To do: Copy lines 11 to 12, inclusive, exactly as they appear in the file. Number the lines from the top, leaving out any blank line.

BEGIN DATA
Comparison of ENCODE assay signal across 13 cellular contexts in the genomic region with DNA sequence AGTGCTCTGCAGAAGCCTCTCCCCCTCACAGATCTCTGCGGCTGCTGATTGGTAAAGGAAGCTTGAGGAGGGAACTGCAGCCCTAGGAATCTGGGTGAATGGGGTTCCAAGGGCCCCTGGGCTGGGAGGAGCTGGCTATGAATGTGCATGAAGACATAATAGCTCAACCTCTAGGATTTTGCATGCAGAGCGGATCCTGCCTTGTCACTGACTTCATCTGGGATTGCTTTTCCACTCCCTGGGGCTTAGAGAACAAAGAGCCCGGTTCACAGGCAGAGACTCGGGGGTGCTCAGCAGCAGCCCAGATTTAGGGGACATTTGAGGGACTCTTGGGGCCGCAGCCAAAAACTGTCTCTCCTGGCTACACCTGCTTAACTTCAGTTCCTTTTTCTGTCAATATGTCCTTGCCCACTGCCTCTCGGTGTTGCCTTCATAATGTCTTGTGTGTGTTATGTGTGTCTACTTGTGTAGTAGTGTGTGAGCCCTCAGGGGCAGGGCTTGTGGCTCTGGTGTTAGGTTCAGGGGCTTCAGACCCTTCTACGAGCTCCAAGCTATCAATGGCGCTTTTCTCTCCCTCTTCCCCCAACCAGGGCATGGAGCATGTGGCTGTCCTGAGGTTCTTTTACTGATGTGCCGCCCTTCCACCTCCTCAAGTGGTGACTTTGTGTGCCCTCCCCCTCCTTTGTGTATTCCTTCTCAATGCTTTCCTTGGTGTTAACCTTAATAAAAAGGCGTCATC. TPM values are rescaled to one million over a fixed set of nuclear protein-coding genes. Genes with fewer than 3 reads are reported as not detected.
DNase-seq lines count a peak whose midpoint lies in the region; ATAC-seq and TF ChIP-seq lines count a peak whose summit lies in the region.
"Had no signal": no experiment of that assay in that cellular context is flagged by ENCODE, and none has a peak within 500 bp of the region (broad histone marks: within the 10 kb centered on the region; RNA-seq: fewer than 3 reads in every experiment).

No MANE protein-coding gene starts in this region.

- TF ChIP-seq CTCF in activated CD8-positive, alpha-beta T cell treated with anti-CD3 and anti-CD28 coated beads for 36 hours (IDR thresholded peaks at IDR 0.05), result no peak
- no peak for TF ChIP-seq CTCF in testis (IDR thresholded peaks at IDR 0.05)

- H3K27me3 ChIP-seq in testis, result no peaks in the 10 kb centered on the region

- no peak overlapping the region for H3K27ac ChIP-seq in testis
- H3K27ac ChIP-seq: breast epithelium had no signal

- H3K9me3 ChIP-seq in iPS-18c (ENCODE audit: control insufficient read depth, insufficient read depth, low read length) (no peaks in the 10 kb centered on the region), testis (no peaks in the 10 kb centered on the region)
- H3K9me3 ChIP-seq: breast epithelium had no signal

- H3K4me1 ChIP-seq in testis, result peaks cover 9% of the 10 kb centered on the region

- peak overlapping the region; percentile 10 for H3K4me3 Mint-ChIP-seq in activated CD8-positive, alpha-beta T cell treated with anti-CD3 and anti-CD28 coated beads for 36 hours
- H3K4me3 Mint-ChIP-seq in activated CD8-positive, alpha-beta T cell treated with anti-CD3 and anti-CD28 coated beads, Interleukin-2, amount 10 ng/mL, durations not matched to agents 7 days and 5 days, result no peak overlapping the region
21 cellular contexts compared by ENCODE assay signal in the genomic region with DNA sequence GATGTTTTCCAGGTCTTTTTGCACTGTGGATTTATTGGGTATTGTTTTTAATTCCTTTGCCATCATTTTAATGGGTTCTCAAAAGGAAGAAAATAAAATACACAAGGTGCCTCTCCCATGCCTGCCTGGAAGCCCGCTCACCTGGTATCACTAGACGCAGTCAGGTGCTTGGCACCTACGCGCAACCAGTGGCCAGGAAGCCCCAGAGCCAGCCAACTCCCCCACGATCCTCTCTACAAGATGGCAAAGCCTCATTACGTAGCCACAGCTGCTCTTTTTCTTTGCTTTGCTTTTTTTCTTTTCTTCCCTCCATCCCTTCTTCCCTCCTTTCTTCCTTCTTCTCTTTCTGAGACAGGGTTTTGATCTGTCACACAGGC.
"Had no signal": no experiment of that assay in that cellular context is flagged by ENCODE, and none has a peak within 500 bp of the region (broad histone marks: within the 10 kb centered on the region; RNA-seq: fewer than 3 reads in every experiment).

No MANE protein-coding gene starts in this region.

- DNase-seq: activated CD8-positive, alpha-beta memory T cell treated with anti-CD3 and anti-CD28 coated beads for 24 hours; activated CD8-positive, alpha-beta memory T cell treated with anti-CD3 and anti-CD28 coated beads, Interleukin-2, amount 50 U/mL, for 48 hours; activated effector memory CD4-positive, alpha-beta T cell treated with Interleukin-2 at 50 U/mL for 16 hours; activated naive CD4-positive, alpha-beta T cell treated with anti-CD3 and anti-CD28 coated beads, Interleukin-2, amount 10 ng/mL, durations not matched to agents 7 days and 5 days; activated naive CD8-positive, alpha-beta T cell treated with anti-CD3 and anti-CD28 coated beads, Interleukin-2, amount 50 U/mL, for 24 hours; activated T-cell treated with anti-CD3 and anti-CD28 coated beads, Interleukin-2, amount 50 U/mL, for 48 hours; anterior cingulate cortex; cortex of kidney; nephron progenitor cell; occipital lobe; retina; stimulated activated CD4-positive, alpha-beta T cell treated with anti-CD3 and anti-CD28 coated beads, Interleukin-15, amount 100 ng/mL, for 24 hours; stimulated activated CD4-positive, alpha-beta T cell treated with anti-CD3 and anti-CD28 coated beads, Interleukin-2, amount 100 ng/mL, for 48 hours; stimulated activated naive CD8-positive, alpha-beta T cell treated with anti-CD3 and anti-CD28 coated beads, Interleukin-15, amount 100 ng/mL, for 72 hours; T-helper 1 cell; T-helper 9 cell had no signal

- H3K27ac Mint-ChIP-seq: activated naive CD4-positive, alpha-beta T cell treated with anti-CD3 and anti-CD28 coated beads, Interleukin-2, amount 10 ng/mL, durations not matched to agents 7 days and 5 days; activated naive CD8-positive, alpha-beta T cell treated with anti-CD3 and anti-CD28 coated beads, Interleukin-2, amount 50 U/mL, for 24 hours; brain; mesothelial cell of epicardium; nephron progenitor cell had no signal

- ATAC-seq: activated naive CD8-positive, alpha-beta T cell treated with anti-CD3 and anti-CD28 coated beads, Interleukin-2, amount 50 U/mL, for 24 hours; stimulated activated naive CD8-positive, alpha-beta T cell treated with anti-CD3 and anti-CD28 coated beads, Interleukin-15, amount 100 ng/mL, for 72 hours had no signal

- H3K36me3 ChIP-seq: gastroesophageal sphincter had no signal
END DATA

- H3K9me3 ChIP-seq: breast epithelium had no signal

- H3K4me1 ChIP-seq in testis, result peaks cover 9% of the 10 kb centered on the region